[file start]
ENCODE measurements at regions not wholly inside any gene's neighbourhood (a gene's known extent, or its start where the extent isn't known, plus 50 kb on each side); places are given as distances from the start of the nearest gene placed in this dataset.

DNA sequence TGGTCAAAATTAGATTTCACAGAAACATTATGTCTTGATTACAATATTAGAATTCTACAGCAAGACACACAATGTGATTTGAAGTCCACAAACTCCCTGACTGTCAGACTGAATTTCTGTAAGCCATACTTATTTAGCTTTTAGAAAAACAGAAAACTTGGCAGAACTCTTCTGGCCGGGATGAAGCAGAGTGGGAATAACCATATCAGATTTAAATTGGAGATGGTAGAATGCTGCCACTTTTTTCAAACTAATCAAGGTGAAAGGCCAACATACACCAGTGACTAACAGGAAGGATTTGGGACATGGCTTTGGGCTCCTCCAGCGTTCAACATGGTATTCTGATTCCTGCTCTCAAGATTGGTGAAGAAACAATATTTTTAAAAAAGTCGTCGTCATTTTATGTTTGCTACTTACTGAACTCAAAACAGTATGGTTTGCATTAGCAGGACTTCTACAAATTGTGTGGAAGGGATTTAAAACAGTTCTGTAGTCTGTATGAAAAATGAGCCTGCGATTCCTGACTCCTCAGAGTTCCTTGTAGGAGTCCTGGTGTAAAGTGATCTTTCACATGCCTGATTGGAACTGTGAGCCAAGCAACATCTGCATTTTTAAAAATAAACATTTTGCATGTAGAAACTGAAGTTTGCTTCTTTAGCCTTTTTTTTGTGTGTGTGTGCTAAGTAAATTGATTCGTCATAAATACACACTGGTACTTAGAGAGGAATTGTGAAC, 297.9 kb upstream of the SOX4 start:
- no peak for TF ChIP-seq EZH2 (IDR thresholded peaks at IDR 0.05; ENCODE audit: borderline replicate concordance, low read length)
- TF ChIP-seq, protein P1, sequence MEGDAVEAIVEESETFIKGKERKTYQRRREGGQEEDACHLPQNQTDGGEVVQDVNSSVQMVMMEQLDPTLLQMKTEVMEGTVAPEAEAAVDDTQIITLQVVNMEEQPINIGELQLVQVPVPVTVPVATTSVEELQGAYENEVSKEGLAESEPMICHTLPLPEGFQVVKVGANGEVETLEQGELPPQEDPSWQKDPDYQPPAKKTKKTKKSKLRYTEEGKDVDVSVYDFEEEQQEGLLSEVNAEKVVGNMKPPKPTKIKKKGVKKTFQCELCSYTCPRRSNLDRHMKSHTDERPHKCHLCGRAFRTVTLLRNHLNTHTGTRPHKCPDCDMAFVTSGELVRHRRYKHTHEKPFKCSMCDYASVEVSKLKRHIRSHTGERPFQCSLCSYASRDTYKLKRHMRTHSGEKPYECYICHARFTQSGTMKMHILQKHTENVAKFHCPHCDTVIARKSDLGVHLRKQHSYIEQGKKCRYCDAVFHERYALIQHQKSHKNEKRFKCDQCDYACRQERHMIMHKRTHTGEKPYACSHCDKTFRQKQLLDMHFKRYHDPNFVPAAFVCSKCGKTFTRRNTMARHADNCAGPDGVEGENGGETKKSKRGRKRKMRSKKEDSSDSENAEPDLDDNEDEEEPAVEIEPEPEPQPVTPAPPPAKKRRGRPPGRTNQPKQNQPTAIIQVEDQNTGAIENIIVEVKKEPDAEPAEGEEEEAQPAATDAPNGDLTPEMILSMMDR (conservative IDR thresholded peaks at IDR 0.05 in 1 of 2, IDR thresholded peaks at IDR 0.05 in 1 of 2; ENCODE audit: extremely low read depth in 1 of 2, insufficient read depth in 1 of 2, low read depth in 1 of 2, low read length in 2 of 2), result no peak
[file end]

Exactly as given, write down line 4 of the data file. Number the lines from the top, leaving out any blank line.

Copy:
- TF ChIP-seq, protein P1, sequence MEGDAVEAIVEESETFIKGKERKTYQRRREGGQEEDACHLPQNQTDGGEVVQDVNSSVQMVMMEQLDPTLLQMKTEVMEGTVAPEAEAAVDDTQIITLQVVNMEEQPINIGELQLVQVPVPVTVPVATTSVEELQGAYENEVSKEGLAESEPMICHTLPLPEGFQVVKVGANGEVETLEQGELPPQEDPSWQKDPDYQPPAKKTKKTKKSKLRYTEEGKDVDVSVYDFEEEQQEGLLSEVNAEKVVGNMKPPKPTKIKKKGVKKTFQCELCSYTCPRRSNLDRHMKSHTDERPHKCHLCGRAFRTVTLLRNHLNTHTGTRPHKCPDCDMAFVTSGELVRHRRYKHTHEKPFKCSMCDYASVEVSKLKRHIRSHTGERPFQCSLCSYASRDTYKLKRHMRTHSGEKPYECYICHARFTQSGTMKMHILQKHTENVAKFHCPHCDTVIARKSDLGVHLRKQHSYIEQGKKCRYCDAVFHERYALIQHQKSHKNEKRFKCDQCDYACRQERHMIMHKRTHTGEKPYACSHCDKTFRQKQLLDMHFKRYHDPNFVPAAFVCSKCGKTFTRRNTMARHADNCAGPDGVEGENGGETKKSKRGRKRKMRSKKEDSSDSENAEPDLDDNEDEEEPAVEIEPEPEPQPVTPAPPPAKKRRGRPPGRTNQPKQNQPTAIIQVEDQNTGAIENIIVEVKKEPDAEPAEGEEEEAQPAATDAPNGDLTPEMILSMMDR (conservative IDR thresholded peaks at IDR 0.05 in 1 of 2, IDR thresholded peaks at IDR 0.05 in 1 of 2; ENCODE audit: extremely low read depth in 1 of 2, insufficient read depth in 1 of 2, low read depth in 1 of 2, low read length in 2 of 2), result no peak